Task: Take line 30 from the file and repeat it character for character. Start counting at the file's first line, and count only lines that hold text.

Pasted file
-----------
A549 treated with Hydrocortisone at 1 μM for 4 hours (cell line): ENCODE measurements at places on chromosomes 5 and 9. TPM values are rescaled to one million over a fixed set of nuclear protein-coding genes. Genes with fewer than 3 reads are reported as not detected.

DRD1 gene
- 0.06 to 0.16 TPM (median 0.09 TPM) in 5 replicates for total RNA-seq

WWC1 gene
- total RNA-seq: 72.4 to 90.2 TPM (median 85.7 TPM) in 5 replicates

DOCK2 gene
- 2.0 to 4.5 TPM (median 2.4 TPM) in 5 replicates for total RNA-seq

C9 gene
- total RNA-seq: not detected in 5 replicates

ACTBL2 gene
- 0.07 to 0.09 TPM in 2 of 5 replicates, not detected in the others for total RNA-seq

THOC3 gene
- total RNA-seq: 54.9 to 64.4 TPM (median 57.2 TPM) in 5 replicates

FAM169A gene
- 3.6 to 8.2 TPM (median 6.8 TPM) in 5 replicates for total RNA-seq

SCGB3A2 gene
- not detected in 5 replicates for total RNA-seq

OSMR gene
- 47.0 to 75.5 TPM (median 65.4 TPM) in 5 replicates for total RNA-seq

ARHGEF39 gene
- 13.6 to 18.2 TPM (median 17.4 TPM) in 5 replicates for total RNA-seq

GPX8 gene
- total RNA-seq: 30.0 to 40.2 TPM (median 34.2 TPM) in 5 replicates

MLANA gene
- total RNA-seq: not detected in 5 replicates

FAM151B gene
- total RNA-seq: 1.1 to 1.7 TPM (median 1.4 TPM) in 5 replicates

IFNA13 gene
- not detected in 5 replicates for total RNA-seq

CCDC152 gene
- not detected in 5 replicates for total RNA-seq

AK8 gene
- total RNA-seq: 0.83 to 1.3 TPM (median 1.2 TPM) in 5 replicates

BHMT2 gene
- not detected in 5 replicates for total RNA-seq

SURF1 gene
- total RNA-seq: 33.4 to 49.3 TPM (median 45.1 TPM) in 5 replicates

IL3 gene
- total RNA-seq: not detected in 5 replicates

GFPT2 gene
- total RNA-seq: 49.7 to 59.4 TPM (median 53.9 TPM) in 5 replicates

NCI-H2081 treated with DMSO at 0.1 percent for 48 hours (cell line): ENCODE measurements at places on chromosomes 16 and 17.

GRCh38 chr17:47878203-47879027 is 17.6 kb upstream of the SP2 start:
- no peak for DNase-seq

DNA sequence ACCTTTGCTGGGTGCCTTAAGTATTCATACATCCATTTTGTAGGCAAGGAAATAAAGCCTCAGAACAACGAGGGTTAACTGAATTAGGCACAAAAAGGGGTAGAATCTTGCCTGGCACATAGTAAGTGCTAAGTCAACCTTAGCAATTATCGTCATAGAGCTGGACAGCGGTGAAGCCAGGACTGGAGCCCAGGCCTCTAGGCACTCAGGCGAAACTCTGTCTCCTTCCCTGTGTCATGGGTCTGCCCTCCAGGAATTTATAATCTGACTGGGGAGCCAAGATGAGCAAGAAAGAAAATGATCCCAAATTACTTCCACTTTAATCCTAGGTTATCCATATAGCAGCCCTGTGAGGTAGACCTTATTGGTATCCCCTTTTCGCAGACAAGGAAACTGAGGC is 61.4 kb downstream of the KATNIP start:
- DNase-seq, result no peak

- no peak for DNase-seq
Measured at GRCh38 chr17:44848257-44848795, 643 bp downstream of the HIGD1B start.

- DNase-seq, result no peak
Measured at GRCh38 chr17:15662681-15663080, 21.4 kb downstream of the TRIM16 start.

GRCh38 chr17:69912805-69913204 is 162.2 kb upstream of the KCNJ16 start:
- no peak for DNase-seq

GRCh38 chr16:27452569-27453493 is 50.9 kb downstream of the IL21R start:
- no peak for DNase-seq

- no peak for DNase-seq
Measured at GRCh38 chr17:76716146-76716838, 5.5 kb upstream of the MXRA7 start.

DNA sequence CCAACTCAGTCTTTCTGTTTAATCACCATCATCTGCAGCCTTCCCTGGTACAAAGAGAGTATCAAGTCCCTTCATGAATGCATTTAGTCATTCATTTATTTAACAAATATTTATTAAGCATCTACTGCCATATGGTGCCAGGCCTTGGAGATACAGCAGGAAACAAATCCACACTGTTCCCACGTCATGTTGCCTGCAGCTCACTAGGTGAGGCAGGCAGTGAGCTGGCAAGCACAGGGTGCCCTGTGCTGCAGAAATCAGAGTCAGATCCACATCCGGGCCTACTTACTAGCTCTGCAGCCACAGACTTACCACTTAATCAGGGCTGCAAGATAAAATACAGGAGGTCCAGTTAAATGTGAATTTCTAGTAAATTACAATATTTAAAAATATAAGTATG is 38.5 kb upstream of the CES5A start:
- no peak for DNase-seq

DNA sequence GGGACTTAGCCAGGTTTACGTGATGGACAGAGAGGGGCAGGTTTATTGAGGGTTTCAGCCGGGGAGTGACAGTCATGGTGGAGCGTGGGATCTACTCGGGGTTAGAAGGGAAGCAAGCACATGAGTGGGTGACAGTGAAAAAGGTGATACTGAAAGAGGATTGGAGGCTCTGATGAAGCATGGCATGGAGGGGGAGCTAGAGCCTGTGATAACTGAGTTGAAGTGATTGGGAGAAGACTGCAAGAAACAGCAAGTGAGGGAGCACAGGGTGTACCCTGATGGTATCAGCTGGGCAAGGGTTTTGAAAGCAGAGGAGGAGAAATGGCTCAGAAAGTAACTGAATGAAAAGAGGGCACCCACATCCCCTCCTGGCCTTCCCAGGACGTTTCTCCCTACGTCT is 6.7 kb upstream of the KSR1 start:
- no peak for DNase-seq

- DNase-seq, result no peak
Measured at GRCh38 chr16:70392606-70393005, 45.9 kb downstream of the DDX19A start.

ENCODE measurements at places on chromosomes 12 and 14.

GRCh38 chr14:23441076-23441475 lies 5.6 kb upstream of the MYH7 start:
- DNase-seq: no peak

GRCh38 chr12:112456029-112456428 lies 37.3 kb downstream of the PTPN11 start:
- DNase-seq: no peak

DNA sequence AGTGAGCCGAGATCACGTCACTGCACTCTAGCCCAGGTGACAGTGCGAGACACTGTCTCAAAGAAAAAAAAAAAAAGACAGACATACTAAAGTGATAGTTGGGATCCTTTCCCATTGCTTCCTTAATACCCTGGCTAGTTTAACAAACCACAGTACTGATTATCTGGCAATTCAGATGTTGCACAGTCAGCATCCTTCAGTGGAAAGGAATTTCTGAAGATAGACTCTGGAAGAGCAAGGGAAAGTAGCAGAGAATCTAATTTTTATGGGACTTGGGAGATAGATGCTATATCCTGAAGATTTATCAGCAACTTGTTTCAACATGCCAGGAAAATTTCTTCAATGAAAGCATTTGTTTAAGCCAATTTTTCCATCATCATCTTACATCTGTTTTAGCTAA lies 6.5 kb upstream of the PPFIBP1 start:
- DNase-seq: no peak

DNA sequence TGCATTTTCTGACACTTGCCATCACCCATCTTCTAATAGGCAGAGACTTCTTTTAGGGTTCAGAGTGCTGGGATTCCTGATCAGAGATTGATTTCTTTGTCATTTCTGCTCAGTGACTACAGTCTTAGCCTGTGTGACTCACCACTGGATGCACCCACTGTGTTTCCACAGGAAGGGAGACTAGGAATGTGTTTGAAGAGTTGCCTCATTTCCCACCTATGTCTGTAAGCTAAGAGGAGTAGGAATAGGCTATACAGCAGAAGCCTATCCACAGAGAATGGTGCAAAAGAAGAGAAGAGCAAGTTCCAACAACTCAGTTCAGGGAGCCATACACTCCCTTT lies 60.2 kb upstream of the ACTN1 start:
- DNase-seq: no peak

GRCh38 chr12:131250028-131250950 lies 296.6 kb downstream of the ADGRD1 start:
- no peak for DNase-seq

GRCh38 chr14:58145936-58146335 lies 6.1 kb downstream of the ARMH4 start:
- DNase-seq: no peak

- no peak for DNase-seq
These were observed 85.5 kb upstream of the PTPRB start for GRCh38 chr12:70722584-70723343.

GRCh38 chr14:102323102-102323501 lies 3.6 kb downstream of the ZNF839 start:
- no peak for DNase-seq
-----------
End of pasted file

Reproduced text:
CCDC152 gene